Dear Readers. Sorry for my relative silence. I've been undergoing sheer hell for the past two years, but have to admit the past month or so has been the icing on the cake. I've so much to tell you, dear Reader, but it's way too long to cohesively write down in one post. So I'll have to do it in separate pieces. Hopefully, interspersed with some wild ones about sex and consumer service that made my name.
As some of you know, I've two rare neurological deafness conditions, AHEM, now one of them has been upgraded to a disease: Hyperacusis is listed in the Office of Rare Diseases (ORD) of the National Institutes of Health (NIH) which means it affects less than 200,000 ppl in the US population.
My SSNHL has yet to be declared a rare disease, but I've hope. Only 4500 people a year come down with it in the US, yet 4300 bounce right back. Yes, I'm one of the 200 people a year who have permanent hearing loss. Now I know it's because the ENT gave me the right medication, but didn't apply it properly.
As you may recall (or not), I was recently put on anti-depressants because I was depressed that I came down with two, I mean, one rare neurological deafness diseases and one rare neurological deafness conditions because the ENT didn't give a shit and gave me an oral dose instead of the shot, imperiling my health twice.
After she permanently deafened me (which I found out last year), I was then instructed by that mutant ENT to go on meds and be institutionalized because she said in response to my complaints of what I undergo due to my rare diseases, "I never heard of ANYTHING like this in my entire life!" Something tells me mail order medical degrees from Puerto Rico don't address rare neurological diseases. Let's say this purported doctor shot herself in the foot as she put this shit in my medical records. Life's gonna get fun down the road...
Back to the topic at hand, I suggested Welbutrin to my shrink because I was on that after 9/11 and remembered I had no problems. But that was over a decade ago. This time around, I wasn't even on Welbutrin for two months when I noticed radical changes to my vision. Radical in that my vision sharpened and honed to such perfection in distance I could see the veins on a leaf from 500 feet away. Then, an hour later, everything got blurry. Of course, my vision for reading got bad as well.
After two weeks, I ran to the ophthalmologist. As usual, he treated me with the common disdain most doctors give a post-menopausal woman.
Oh - a sidebar. It's a KNOWN fact that post-menopausal women are treated with indifference and disdain, ignored and misdiagnosed by the medical community, male and female doctors alike. One could almost call it a dirty secret as it's so well known and there's no hue and cry.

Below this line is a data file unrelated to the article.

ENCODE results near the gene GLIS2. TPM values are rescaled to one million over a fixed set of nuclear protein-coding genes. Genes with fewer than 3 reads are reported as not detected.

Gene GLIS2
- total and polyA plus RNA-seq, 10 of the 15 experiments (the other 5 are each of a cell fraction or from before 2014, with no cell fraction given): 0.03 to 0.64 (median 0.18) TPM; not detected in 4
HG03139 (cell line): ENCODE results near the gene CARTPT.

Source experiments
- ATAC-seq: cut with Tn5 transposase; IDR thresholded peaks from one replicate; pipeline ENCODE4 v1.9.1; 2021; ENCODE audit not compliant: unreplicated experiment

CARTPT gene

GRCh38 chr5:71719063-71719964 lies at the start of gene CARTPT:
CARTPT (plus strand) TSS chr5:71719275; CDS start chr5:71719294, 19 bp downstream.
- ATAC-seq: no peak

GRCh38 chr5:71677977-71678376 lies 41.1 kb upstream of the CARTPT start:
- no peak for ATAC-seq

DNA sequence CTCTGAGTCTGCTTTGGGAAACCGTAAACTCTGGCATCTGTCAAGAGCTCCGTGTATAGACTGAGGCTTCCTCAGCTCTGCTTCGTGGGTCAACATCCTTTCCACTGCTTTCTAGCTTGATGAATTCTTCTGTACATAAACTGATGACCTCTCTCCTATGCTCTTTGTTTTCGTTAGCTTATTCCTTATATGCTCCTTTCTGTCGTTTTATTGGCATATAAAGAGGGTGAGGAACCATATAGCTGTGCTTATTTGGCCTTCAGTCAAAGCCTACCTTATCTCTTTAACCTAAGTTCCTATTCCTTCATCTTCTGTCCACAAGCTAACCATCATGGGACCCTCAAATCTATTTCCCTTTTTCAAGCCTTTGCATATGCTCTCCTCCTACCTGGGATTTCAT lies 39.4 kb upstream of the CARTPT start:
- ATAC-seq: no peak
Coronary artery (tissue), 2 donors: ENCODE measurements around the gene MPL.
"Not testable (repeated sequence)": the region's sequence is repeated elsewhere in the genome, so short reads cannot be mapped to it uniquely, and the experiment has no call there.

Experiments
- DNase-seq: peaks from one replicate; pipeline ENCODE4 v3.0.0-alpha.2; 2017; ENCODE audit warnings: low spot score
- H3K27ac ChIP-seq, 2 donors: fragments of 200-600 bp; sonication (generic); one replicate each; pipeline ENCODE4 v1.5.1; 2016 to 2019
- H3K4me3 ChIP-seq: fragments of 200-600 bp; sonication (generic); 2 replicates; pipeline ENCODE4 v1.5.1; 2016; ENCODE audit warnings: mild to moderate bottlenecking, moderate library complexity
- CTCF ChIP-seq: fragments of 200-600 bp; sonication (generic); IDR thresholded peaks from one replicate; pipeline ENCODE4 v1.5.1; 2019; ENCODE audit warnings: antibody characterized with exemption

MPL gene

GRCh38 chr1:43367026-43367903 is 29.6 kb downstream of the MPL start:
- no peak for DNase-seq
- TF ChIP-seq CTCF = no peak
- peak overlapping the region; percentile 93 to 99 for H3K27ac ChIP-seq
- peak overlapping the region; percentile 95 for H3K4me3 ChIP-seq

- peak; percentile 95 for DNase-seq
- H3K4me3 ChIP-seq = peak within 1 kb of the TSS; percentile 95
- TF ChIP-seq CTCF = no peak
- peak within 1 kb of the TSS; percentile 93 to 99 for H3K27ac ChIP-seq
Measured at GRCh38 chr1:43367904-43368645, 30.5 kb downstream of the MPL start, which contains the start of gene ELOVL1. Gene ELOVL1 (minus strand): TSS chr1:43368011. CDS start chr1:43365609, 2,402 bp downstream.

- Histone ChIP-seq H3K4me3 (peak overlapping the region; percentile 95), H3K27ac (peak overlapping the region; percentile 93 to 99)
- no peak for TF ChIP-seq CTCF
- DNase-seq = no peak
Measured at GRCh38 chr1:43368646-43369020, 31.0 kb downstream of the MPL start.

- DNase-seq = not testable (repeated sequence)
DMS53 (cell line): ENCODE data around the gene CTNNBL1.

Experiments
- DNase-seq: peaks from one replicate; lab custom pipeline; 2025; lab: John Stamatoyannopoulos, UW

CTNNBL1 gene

I'm treated with slight indulgence by all my doctors because I'm a very pretty 58 year old woman. They can mildly tolerate a very pretty older woman who has tons of tattoos and a nose ring. And then again, I've a little celebrity status as an acclaimed author. But, that tolerance lasts for only a few minutes. They find me frivolous and strange like one of those animals in a petting zoo. Insofar as my rare neurological deafnesses go, that's treated as products from my fertile imagination.
So, this younger doctor, this ophthalmologist rolls his eyes while I describe what I went through for two weeks mainly because I saw him three months previously for my annual eye exam. We review my medication which now includes Welbutrin. Actually, my medication consists mostly of one product, Synthroid from a dead thyroid eons ago.
The other medication I use on a daily basis is Latisse. In an earlier blog post, 19 Eyelashes, I wrote about how Latisse, the medication used for glaucoma, has changed my life because it can grow eyelashes on bowling balls. "Please don't make me stop using Latisse!" I wailed.
He shot me one of his typical elusive smiles. Elusive in that I can't tell whether he wants to tell me to shut the fuck up or shut the fuck up. He performed all sorts of tests on my eyes and swiftly notated things in his computer.
"Well, doc?" I asked when he finished typing.
"Actually, it's the Latisse that has saved your vision," he said. "You must stop Welbutrin immediately as this is one of the rare side effects. You've glaucoma and in a month we'll schedule laser surgery."
In shock, I repeated, "Glaucoma?"
I phoned my shrink. "I gotta get off Welbutrin stat! It caused me glaucoma."
"Glaucoma?" she repeated. "That's so rare..."
"Think about it," I said. "I've complained that I put on weight with Welbutrin whereas people are supposed to LOSE weight! It makes a lot of sense that I'd get glaucoma. If you look at my luck with two disparate rare neurological deafness diseases that only a few hundred people in the entire country have..."
Yes, what are the odds? Something tells me I should play Power Ball. At least those odds are in my favor.
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